“So, you’re the new Kyle?”
I’ve been hearing that a lot over the last few weeks, and in a sense, yes, but my name is Nick and I’m not quite the same person. For instance, I don’t bike to work, I walk, and the only band I was ever in was middle school orchestra.
I started as the City of Memphis’ new Bikeway and Pedestrian Program Manager on September 6th, following Kyle Wagenschutz’s departure last March. Under my predecessor’s watch, Memphis covered so much ground in the realm of biking and walking improvements that the city captured national media attention — repeatedly. Indeed, the city has come a far way from where it was in 2010.
Remember the groundswell of support for walking and biking that emerged following the re-construction of the Walnut Grove Road bridge into Shelby Farms?
What about that meeting at the Botanic Gardens, filled to capacity and overflowing into the hallway, where hundreds of Memphians urged their community leaders to foster a sustainable and livable city for the 21st century?
And who can forget the public debate around bike lanes on Madison Avenue? As well as that street’s subsequent resurgence, I may add.
Yes, Memphis, my hometown, has come a long way in six years. I have to admit, though, I missed a lot of it. Much of it I watched from afar.
You see, I spent six years away from my beloved Memphis in two foreign countries, Germany and Texas. Fine, the latter’s not a foreign country, but it certainly felt like it at times. I was busy studying urban planning and then working as a planner, along the way collecting experiences and lessons that I intended to bring back to Memphis one day.
In Texas I had obscenities yelled at me while riding a bike. In Germany I was yelled at for unintentionally stepping onto a bike path. And let me tell you, I was much more alarmed by the scolding in German than by the choice words directed to me by a group of shirtless, young Texan men riding pick-up alfresco.
What I also saw in Germany was a culture where walking and riding bikes aren’t merely accepted as viable forms of transportation, but integrated into everyday life. I saw girls at the age of 8 and women at the age of 80 riding in the street. I saw people in cars courteously and consistently yield to people waiting at crosswalks. I saw cyclists in spandex, suits, dresses, and even lederhosen. I saw kindergartners walk themselves home. I saw bicycle parking lots larger than adjacent car lots, and, yes, filled to capacity.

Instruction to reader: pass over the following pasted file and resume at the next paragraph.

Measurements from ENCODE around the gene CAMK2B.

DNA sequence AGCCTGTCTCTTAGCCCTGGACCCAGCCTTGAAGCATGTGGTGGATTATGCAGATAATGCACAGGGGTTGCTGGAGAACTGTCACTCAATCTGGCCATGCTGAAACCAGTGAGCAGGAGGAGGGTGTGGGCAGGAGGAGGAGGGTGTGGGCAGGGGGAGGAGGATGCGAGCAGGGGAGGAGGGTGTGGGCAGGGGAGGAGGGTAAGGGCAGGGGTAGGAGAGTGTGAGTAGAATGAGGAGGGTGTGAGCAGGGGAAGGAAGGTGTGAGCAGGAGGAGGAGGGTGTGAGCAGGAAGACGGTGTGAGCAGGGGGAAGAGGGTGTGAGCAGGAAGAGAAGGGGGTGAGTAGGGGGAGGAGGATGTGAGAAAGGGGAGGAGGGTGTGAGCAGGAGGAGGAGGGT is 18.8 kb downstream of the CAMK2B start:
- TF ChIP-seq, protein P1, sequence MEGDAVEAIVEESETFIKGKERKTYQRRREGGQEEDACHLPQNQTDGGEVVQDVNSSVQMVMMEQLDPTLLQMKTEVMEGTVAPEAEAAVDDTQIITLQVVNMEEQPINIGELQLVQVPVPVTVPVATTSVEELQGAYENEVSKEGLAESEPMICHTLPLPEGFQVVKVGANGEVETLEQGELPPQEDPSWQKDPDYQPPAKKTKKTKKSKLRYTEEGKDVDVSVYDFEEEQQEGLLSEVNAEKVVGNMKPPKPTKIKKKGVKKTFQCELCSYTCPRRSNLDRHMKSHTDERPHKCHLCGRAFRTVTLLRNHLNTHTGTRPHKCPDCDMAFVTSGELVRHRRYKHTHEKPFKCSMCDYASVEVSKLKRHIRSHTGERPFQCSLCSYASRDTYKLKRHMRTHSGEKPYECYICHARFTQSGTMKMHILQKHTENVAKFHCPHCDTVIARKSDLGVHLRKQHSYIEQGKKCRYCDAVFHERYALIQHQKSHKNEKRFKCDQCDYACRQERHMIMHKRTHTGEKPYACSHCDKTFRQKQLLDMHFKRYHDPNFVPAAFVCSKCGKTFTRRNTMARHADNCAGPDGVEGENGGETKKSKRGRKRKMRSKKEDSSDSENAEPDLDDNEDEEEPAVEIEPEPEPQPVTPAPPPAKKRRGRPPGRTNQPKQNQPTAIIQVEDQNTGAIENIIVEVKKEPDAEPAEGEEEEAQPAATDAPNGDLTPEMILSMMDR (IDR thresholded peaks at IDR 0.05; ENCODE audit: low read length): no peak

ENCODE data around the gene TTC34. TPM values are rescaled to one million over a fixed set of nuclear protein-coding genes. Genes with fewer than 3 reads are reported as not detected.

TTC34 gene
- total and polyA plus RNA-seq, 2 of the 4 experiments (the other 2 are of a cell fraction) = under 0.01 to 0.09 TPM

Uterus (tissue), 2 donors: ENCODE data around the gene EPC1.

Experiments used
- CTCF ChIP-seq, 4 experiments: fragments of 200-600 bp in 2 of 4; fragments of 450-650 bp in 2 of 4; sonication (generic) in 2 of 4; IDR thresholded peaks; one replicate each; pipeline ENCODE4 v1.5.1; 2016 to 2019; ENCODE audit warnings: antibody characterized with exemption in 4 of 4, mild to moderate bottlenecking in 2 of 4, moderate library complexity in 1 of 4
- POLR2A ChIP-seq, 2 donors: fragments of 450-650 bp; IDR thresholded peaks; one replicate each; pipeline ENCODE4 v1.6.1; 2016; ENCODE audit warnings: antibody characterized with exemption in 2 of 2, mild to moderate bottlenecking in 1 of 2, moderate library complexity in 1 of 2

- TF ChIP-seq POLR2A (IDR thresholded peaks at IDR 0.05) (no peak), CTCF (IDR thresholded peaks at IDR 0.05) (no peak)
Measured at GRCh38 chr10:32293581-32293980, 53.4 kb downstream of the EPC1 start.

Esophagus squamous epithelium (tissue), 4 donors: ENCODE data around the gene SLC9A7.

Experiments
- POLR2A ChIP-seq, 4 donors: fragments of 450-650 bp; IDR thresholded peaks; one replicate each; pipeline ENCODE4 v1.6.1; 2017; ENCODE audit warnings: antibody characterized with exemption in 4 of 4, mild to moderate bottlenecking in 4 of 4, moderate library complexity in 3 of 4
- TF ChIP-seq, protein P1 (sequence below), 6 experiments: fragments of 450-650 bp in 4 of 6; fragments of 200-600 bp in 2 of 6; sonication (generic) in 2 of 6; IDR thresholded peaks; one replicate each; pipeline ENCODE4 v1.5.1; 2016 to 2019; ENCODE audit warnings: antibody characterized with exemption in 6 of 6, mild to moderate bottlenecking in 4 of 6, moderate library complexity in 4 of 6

What I saw was a vision of Germany today, but I believe it can also be a vision of Memphis tomorrow. Sure, such a transformative change can’t occur overnight, not even over the course of a single decade. Nor can it occur without the support and will of the community. Memphis wouldn’t be the first city to dramatically and wholly re-invent itself, though. (If you think Amsterdam was always the bastion of cycling that it’s known as today, watch this YouTube video.) I believe it is possible, and this is the vision that I will strive to realize everyday I enter City Hall.
The good news, as hinted above, is that Memphis is already on the right path. Numerous projects in the pipeline will continue to increase the city’s walkability and bikability. Some are right around the corner — the Harahan Bridge and the Hampline — and others are a little farther out — the Shelby Farms Greenline Bridge to Tobey Park and the South Memphis Greenline — but each will fill another gap in the city’s bicycle and pedestrian network.
So, yes, I am the new Kyle, and I am working towards the same goals as he did. But please, just call me Nick.